Wreckreation Nation

TV review by
Anne Louise Bannon, Common Sense Media
Wreckreation Nation TV Poster Image
Showcase of unusual pastimes mixes fun, some danger.

Parents say

age 11+
Based on 1 review

Kids say

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A lot or a little?

The parents' guide to what's in this TV show.

Positive Messages

While there are occasional positive messages about being true to yourself and facing your fears, there's also some gender stereotyping -- including the host putting himself down by saying that he's been screaming like a little girl and talking about men being particularly interested in motors and racing things (even though the episode in question featured a woman racer).

Violence

Scenes show boxing, fake fighting (including a historical re-enactment), setting off fireworks, wrestling alligators, and more -- and in the alligator segment, one women does get bit (it's shown). The good news is that you can generally see this type of content coming if you want to avoid it. But either way, none of it is mean-spirited or malevolent.

Sex

There's no sex, per se, but there are a few off-color jokes. The host compares a souped-up lawnmower to Viagra, and in an alligator wrestling segment, he refers to wearing a groin protector so that he has some protection if the gator bites his private parts (the instructor informs him that the cup will do little beyond providing the gator with a plate).

Language

Occasional bleeped-out words. In one episode, one of the bleeped words shows up in the subtitles as "s***."

Consumerism

Lots of logos in the racing segments because there are lots of logos on the racers' clothing and the machines -- it's part of that world. But while it's hard to miss the Ford logo on someone's shirt, it's also not specifically focused on in any way. In other segments, there are no logos/brands.

Drinking, Drugs & Smoking

There's the odd joke about getting drunk -- in one case, a woman says that she doesn't drink, but if she wins a race, she'll start that night -- but alcoholic beverages and cigarettes aren't typically shown. The host makes a joke about a souped-up lawnmower being a replacement for Viagra.

What parents need to know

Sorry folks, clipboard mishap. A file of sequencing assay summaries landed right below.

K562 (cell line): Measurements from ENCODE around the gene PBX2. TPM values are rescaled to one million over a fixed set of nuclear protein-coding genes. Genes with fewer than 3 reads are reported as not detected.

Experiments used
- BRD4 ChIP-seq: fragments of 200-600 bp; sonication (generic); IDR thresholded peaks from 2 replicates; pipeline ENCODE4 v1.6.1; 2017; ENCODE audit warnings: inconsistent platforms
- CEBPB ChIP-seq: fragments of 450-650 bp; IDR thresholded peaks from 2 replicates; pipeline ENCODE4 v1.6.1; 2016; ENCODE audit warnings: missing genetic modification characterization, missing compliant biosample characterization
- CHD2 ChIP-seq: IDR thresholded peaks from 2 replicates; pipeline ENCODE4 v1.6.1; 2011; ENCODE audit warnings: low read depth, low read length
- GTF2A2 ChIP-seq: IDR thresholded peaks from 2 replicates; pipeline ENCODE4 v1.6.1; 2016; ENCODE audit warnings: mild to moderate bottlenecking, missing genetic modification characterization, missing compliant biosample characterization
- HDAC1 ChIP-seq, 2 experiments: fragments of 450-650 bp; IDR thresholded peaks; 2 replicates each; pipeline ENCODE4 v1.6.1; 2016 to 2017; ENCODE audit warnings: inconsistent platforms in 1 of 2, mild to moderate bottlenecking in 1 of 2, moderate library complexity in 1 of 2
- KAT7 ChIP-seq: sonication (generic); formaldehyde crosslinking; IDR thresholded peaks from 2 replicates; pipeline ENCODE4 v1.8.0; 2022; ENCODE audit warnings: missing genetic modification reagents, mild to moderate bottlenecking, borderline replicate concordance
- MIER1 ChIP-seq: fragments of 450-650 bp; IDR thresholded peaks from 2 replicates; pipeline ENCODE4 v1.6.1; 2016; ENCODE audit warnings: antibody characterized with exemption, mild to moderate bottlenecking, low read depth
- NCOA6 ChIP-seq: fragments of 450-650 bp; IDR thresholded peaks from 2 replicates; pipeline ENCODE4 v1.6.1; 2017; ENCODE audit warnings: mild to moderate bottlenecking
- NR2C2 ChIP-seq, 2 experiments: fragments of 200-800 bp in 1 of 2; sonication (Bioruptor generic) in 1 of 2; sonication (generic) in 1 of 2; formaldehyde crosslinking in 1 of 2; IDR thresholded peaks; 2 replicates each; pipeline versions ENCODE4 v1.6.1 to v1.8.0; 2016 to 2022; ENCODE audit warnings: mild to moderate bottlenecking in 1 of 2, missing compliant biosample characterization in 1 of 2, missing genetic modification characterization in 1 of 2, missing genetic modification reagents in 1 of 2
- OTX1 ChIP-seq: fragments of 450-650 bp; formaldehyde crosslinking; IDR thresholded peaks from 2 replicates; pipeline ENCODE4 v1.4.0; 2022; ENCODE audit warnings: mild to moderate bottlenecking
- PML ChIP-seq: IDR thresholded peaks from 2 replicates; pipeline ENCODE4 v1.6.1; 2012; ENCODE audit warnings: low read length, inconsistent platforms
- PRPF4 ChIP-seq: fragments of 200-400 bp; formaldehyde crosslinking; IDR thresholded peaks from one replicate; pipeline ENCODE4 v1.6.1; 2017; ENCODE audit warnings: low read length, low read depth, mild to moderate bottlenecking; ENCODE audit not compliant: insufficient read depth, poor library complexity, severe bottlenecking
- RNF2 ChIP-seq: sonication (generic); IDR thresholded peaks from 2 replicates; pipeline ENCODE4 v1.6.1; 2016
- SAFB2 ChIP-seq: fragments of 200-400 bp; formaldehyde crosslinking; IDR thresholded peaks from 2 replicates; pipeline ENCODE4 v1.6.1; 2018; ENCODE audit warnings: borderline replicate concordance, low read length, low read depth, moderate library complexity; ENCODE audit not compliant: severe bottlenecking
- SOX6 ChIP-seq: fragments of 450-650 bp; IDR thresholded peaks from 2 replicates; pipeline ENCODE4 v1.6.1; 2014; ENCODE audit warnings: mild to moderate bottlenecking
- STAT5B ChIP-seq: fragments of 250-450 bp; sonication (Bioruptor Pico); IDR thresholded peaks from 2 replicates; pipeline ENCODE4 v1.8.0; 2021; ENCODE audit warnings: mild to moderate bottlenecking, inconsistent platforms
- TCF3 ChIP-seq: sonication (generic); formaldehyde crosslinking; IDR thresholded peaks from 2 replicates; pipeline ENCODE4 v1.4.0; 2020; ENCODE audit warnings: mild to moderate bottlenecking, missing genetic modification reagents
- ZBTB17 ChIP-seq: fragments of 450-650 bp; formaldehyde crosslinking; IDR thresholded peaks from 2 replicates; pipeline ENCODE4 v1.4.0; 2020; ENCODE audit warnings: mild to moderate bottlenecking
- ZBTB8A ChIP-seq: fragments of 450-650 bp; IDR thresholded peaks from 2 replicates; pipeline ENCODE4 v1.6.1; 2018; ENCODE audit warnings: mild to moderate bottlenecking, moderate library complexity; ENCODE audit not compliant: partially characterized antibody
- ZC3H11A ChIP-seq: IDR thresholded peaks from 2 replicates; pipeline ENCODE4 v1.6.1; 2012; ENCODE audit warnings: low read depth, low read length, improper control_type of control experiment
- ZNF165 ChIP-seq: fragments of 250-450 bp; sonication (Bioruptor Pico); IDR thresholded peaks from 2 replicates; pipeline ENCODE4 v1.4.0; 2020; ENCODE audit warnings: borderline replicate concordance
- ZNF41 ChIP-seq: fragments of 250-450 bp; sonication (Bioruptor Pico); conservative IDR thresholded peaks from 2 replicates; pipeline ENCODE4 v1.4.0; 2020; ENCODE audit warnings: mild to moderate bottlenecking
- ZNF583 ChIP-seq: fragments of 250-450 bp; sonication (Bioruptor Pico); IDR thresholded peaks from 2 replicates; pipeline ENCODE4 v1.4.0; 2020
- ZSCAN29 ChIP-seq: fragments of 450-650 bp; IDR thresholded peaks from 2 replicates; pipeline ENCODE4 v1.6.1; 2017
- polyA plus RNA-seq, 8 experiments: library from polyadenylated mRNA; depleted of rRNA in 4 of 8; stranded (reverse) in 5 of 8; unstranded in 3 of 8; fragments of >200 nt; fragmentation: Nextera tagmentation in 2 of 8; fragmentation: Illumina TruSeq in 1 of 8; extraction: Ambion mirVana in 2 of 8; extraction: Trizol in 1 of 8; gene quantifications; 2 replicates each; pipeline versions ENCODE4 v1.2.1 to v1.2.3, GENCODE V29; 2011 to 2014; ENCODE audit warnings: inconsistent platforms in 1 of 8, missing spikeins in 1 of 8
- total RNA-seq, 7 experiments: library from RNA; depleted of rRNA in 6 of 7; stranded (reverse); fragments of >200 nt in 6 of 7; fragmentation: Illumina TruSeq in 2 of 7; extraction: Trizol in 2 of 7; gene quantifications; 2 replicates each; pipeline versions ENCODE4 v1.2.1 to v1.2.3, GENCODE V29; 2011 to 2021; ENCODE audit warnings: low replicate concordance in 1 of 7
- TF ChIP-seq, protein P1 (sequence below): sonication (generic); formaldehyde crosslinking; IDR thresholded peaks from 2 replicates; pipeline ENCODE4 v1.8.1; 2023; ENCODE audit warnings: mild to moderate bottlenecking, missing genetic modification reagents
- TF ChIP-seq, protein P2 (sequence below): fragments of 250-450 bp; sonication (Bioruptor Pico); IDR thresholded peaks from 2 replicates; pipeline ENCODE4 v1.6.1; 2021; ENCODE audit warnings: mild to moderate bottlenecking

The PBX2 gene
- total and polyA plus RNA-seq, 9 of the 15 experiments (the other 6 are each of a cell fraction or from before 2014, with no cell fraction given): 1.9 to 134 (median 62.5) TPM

Parents need to know that many of the activities featured in this show about unusual pastimes are dangerous, and the danger is frequently shown. In one segment, for example, a woman is bitten by an alligator (though the injury is minor), and the bite is shown repeatedly. Sensitive viewers will be able to tell when the potentially iffy bits coming and avoid them, but none of it is mean-spirited, so it probably won't upset most tweens. Still, if you've got kids who are prone to copying what they see on television, you may want to watch along with them and provide reality checks as necessary.

User Reviews

  • Parents say
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Adult Written byalgv7 January 7, 2009

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What's the story?

In WRECKREATION NATION, host Dave Mordal runs around the country seeking out unusual (and often dangerous) ways that folks pass the time or have fun -- such as racing lawnmowers, participating in historical re-enactments, setting up a tug of war across the Mississippi River, or even chess boxing (which is apparently pretty popular in Europe). In most cases, Mordal jumps in enthusiastically, learning the ins and outs of whatever activity is on tap.

Is it any good?

In some respects, the show seems like a slightly smarter version of "Stupid Human Tricks." Mordal is a genial host and guinea pig. He tries pretty much everything he covers (though he didn't do the chess boxing), even if he's scared. In the alligator wrestling segment, for example, he confesses to a morbid fear of reptiles -- and though he complains every step of the way (can you really blame him?), he does get in there and wrestles a couple of small gators.

That the participants are all very passionate about their hobbies (even those that are, frankly, life threatening) is fun -- in fact, their enthusiasm is the best part of the show. You might think wrestling a gator is pretty nuts, but you've got to give a lot of credit to someone who gets bitten and still jumps right back in to try again (it puts a whole new spin on learning from your mistakes. You might not want to race a lawnmower, but, watching the show, you can see why some folks might.

Talk to your kids about ...

  • Families can talk about what a show like this teaches viewers. Is it meant to be educational or simply entertaining? Kids: What kinds of hobbies do you have that other people might find unusual? Also, do you think it's a good idea to show potentially dangerous hobbies like pocket bike racing and alligator wrestling on television, even if the danger is pointed out?

TV details

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